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A retrospective study on tuberculosis treatment outcomes at Jinka General Hospital, southern Ethiopia

BMC Research Notes201710:680

https://doi.org/10.1186/s13104-017-3020-z

Received: 23 August 2017

Accepted: 29 November 2017

Published: 4 December 2017

Abstract

Objective

Information on tuberculosis (TB) treatment outcomes would be useful for the improvement of the TB control program. The aim of the present study was to evaluate treatment outcomes of TB and identify associated factors in TB patients at the Jinka General Hospital (JGH), remote Zone of Ethiopia.

Result

The result showed that 13.1% (154/1172) of the cases were cured, 60.9% treatment completed, 10.2% died and 9.1% were lost to follow-up. Thus, the overall treatment success rate was 74%. Male patients [AOR = 0.70 (0.52–0.93)] and HIV co-infected patients [AOR = 0.67 (0.45–0.98)] were associated with unsuccessful treatment outcomes.

Keywords

TuberculosisTreatment outcomesDOTSJinkaSouth Omo

Introduction

Tuberculosis (TB) remains one of the health problems in the developing world even after the development of effective treatment [1]. TB becomes the leading cause of death from a single infectious disease [2]. Globally, 10.4 million new TB cases were recorded in 2015 [2], Africa accounting for 26% of the global TB [2].

Out of the 30 high TB burden countries, Ethiopia ranks 11th [2] and the prevalence of TB per 100,000 populations in Ethiopia was 482 in 1994 [3] and declined progressively to 200 in 2014 [4]. The estimate of TB incidence per 100,000 populations was 431 in 1997 which was declined to 192 in 2015 [2]. The prevalence of multidrug-resistant (MDR)-TB in Ethiopia has been increasing from 1.6 to 2.3% in new cases and 11.8–17.8% in previously treated TB cases from 2005 to 2014 [5]. In addition, 17.6% of all TB patients in Ethiopia were co-infected with HIV [5].

The Federal Ministry of Health of Ethiopia (FMOH) has been implementing a number of strategies specific to TB, TB/HIV, and MDR-TB. Direct Observed Treatment Short-course (DOTS) was recommended by WHO since the mid-1990s. DOTS has been started in Ethiopia in 1992 as a pilot [6, 7] and since then Ethiopia has been implementing DOTS.

So far, TB treatment outcomes in Ethiopia were evaluated in a limited number of easily accessible health facilities [825]. However, treatment outcomes are dependent on adherence to the treatment protocol which is also dependent on the knowledge and commitment of patients and health professionals [26]. This implies that patients who live in less accessible and geographically distant places could have low level of knowledge that may contribute to the reduced adherence to treatment [27, 28].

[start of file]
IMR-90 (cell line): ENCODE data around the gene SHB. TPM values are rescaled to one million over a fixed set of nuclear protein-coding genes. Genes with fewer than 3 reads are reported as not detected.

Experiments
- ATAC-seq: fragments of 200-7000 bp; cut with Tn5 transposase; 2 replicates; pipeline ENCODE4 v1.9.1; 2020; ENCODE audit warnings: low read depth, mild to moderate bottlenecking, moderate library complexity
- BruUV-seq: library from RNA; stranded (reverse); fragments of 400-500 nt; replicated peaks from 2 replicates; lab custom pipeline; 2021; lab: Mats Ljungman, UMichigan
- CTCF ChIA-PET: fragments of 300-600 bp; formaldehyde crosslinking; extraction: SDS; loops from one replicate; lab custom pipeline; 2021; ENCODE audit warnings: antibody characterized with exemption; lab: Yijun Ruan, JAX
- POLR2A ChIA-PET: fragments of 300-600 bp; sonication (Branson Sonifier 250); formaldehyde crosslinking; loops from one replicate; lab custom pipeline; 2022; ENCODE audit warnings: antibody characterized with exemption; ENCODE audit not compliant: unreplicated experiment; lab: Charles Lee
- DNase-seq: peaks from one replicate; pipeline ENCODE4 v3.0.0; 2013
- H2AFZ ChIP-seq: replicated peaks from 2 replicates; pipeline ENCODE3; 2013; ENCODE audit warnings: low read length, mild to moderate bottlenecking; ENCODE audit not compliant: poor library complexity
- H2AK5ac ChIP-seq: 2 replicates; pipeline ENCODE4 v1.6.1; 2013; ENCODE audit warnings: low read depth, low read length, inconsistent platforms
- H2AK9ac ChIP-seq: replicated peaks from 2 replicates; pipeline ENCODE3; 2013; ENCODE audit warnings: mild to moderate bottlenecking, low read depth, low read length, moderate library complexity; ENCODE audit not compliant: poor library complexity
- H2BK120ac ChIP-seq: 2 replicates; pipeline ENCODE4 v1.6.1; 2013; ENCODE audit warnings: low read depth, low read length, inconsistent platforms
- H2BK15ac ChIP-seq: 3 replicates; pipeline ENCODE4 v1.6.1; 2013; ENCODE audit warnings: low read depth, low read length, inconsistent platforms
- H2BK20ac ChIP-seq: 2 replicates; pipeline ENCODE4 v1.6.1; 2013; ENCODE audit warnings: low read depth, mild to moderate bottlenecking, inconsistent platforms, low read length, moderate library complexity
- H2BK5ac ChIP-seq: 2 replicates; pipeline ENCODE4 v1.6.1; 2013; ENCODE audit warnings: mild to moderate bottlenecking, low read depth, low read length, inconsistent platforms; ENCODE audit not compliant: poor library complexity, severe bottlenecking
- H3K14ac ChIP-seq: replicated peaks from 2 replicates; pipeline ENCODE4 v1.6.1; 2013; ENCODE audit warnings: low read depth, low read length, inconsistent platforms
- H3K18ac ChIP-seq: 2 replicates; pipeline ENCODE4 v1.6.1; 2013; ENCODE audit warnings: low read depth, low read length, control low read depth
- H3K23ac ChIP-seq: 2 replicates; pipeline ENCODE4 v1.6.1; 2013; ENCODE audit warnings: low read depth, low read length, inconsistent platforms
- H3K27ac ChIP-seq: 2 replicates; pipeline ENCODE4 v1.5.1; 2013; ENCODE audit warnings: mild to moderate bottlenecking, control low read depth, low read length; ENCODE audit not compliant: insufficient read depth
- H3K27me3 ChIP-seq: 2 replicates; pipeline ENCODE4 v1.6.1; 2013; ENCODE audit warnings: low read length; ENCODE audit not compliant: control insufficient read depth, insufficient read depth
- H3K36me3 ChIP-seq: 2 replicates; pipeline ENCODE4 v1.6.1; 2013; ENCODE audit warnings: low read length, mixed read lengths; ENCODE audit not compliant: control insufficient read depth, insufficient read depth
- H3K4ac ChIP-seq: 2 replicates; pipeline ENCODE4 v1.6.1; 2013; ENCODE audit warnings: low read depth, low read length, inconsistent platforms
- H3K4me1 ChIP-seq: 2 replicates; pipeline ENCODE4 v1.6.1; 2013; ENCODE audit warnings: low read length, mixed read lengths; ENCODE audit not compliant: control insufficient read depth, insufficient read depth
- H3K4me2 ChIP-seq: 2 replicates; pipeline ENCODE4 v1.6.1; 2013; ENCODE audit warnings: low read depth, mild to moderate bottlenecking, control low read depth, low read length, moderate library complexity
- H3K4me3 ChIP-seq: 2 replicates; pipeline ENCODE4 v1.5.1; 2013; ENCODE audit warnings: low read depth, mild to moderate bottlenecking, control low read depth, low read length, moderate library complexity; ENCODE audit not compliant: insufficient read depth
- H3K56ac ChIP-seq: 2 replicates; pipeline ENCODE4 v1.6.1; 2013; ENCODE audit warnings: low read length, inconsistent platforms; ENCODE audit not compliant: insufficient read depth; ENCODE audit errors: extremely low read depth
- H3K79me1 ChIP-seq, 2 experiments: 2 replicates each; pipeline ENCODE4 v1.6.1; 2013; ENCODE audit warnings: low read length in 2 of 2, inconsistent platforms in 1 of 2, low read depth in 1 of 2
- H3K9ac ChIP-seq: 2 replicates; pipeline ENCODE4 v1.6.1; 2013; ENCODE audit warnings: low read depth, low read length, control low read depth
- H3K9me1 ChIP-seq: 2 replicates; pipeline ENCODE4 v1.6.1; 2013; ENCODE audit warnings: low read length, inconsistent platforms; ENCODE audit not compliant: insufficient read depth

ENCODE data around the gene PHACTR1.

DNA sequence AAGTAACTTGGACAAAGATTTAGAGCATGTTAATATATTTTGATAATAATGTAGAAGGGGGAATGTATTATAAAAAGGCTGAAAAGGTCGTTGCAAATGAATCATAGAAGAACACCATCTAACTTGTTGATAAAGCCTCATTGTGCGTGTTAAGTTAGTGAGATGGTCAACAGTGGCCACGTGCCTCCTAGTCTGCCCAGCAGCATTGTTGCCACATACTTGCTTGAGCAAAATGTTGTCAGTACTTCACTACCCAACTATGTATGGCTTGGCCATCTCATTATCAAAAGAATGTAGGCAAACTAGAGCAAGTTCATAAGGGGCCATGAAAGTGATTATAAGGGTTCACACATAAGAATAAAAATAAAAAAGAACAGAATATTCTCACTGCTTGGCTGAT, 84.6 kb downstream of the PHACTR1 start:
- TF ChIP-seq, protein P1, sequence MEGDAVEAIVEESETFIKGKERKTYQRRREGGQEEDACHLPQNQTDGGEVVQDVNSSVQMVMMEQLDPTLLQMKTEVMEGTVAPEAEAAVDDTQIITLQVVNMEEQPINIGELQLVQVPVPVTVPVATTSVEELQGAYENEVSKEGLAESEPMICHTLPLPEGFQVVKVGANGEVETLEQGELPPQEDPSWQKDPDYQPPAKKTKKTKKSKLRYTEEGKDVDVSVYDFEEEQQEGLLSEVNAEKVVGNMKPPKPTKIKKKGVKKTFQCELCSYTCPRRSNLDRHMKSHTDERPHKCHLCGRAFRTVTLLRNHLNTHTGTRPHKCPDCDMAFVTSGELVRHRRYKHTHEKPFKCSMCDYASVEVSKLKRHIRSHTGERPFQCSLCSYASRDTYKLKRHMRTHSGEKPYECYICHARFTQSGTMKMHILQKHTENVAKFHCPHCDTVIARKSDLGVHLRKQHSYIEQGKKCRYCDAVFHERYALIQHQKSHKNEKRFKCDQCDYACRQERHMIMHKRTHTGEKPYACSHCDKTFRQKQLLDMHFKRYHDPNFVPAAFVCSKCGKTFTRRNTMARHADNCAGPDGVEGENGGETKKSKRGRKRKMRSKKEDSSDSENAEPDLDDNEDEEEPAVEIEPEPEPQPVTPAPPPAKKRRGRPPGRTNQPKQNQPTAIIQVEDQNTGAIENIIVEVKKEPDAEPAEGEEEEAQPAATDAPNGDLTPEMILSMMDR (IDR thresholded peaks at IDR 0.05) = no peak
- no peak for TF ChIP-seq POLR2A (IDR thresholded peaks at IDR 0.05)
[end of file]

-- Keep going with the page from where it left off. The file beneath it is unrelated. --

Studies indicated that treatment success rate (TSR) in Ethiopia varies from 26% [11] to 94.4% [13] depending on different factors. Therefore, evaluating the treatment outcomes of specific localities such as that of the South Omo Zone (SOZ) could play an important role in addressing the TB control problems of the Zone. The objective of this study was, therefore, to evaluate the TB treatment outcomes and identify associated risk factors in the Jinka General Hospital (JGH), southern Ethiopia.

Main text

Materials and methods

Study settings

The study was carried out using data extracted from medical records of TB patients registered in the JGH between July 2004 and June 2014. The JGH is located in SOZ, southern Ethiopia. According to the 2007 census, the total population of the SOZ was 577,673 (7.5% urban and 92.5% rural) of whom 50% were men [29]. In the SOZ, the first health center was established in April 1962 (Hospital archive). Presently, the JGH, the only Hospital in the SOZ, has been serving the community since April 2001.

Direct Observed Treatment Short-course was introduced in the Southern Nations and Nationalities People Region (SNNPR), in 1996 [30] and started in the SOZ in 2001 at the JGH setting (personal communication). Its effectiveness has never been evaluated. The JGH uses first-line TB drugs in a combination of two or more drugs which includes streptomycin (S), ethambutol (E), isoniazid (H), rifampicin (R) and pyrazinamide (Z). Treatment regimens were: short course chemotherapy (SCC)—2(RHZ) plus or minus E or S/followed by 6(EH) or 4(RH) for new patients; 2S(RHZE), 1(RHZE) and 5(RHE) for re-treatment patients, and Long course chemotherapy (LCC)—2S(HE)/10(RE) for patients with serious liver disease [31]. Since 2009, the continuation phase regimen has been changed from 6(EH) to 4(RH) [32].